If you can't afford to pay for the house, you can ask the court to order your spouse to pay some or even all of the costs of maintaining the home. After all, the house is a marital asset of both parties, often the single most valuable asset owned by the community. The mortgage, taxes, and insurance must still be paid to preserve this valuable asset. Your lender doesn't care about your divorce. They just want to get paid. If the mortgage isn't being paid, both spouses are at risk of foreclosure and potentially losing everything. Additionally, the earnings of both parties, including a spouse who earns most or all of the family's total income, are "community property" belonging to both parties.
Do I Have to Move Just Because My Spouse Says So?
If the house is community property, absolutely not. Neither spouse has a superior right to use and possess the house during the pendency of the divorce until a judge enters a temporary order. On the other hand, if the house is the separate property of only one spouse, then the answer may eventually be yes. Of course, when there are children involved, both parents have a duty to support the children, and on a temporary basis, the use of even a separate property asset can be temporarily awarded to the other spouse for the support of the children.
If your name is on the lease or mortgage, your spouse doesn't have the legal authority to force you to move out just because they want you to. Only a judge can order a spouse to vacate a home that both own or have a right to lease. Generally speaking, you should not move out just because your spouse wants you to leave. Instead, you should consider and weigh all of the above factors in deciding your best course of action.
If the parties own a home together or have a lease in both names, then they both have a legal right to stay in the house (at least until a judge says otherwise). No one, including the police, can force you out of a home you have a legal right to occupy without a court order. To get such an order in a divorce, a temporary orders hearing must be conducted. The Judge will determine which spouse will be awarded the "temporary exclusive use of the residence" during the temporary orders hearing.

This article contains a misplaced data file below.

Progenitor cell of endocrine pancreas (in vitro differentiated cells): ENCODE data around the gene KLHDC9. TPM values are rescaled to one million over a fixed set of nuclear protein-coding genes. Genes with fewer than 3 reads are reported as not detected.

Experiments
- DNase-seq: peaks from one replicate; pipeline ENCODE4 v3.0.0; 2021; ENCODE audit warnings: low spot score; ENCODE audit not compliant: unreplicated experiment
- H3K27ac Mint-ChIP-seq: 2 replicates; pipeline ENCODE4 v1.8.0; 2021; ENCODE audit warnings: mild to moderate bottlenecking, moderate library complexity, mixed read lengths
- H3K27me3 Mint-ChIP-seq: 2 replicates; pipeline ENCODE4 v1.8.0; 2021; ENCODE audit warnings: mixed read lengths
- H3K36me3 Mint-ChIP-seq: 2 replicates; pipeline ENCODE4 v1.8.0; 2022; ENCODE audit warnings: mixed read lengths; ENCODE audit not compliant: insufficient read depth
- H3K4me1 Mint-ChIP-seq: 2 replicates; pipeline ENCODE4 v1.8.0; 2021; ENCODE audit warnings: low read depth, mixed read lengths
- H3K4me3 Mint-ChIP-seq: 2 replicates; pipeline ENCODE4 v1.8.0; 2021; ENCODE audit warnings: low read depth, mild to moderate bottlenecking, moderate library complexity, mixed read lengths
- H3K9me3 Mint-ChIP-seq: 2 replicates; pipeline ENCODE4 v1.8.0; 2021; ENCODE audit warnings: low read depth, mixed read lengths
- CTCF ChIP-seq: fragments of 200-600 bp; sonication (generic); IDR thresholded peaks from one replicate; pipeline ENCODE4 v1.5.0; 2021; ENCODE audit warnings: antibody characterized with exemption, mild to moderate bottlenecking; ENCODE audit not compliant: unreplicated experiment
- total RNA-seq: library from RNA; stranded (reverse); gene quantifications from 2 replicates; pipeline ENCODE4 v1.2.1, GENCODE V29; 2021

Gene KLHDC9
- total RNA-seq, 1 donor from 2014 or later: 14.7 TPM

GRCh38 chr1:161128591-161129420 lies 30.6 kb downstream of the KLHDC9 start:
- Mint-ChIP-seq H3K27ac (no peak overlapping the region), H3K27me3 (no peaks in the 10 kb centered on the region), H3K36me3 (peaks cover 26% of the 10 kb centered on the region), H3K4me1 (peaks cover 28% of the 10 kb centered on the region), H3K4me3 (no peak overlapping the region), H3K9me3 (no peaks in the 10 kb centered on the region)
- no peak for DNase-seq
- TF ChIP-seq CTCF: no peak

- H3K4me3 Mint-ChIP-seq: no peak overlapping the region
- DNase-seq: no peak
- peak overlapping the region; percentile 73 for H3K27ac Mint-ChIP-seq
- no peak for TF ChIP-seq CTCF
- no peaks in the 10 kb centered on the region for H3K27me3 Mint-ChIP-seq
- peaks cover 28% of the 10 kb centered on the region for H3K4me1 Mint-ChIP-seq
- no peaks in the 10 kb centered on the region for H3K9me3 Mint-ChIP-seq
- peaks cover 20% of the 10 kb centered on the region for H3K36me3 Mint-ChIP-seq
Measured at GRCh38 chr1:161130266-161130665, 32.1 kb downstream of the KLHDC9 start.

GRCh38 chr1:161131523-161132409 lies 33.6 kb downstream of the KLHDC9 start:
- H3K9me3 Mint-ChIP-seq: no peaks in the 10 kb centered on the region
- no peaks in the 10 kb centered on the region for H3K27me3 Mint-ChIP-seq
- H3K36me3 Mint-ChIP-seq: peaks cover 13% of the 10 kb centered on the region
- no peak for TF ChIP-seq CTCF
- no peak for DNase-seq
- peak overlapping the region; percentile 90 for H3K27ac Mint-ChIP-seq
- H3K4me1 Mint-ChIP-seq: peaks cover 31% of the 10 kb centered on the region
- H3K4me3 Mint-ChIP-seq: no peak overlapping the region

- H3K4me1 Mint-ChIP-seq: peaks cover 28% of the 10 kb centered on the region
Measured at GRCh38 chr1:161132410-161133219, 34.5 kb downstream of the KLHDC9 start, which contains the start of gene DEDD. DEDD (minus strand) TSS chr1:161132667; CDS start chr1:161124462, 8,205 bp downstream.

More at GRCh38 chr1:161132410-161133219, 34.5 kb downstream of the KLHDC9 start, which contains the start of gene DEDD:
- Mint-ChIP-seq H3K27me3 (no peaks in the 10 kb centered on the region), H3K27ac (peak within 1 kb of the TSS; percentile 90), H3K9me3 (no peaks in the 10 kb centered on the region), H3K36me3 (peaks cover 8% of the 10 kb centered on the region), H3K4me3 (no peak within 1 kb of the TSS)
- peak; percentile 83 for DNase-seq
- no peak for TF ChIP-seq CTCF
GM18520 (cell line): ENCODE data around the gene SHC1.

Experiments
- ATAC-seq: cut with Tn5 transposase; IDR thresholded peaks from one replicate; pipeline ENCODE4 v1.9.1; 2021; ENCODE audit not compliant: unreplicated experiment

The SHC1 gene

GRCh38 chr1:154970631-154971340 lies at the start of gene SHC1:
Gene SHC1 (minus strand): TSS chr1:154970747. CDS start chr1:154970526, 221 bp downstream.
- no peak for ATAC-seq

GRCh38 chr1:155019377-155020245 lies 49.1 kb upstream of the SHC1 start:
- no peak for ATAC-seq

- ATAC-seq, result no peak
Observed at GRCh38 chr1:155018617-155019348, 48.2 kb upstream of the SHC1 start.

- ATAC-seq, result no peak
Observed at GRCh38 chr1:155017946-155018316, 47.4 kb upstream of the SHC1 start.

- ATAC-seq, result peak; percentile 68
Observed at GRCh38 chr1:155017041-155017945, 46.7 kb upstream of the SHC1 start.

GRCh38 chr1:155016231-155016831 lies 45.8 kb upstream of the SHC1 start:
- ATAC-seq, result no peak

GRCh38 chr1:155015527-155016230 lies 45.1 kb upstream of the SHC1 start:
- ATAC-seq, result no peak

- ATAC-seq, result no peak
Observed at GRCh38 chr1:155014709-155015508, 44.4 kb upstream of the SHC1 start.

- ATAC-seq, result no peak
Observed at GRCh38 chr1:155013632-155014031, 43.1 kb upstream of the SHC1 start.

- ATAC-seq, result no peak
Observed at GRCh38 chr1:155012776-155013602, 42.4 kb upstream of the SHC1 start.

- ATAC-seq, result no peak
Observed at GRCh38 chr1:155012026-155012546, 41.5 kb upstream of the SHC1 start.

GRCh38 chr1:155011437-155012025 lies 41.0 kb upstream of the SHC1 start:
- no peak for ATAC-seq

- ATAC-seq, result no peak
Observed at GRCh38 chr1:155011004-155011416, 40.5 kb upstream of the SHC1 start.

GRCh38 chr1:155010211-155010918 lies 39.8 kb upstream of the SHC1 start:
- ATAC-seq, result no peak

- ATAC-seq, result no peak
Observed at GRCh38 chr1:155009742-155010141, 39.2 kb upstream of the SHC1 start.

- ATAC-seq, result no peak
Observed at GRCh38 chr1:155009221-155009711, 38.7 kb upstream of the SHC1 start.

In some cases, where there is no violence and when the parties are otherwise getting along reasonably well, both parties can continue to occupy the home during the pendency of the divorce. Of course, this only works when the parties are divorcing amicably, share responsibility for the children, or cannot otherwise afford to pay for two separate residences.
Whether you should stay or leave your home during a divorce is a complicated question. Like most things in the law, there is no clear answer. Before making such an important decision, you should consult with an attorney. Because each case is unique and has many factors to consider, you should not rely on this blog post to make such an important decision. This article has been presented strictly to give you some factors you may want to consider when making this decision. Ultimately, you should consult with an experienced family law attorney so that all critical factors in your situation can be considered and discussed.
Housing issues are among the most gut-wrenching and difficult to deal with in a divorce. Moreover, the issue of who gets to stay in the house requires immediate action, typically the filing of a hearing for temporary orders. This is where mediation can really help. Before going to Court and rolling the dice with a judge who may or may not have time to consider all aspects of your case, it is highly advisable to schedule a mediation session to see if difficult issues like who gets to stay in the house, who pays for it, etc., can be worked out by agreement. With a skilled and knowledgeable mediator to help, the parties may be able to avoid headaches and problems down the road.
Don't Forget to Mediate!
Most family law cases must be mediated at least once before proceeding to a final trial. In fact, most courts will also require mediation in cases involving disputes over custody, visitation, or child support hearing temporary orders. Armatys Millard can help with both! We understand the issues for temporary orders and for a final trial, and we will give you the benefit of our years of judicial experience and knowledge.
Armatys Millard Is Here to Help!
Walter Armatys and John Millard have significant family law experience, both as trial lawyers and as Family Court Judges. This judicial experience gave Walter and John a keen insight into how Judges think, what persuades them, what annoys them, and, importantly, what information Judges need to make an appropriate ruling. Armatys Millard provides mediation and arbitration services for family law disputes pending in Fort Bend, Harris, and surrounding counties. You can count on our extensive family law experience and judicial wisdom to help successfully resolve your case.
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If you need to mediate or arbitrate a divorce, custody dispute, or other family law issue, Armatys Millard, PLLC can help. Check availability and book your session online or call our office at 281-313-6800. We're here to help!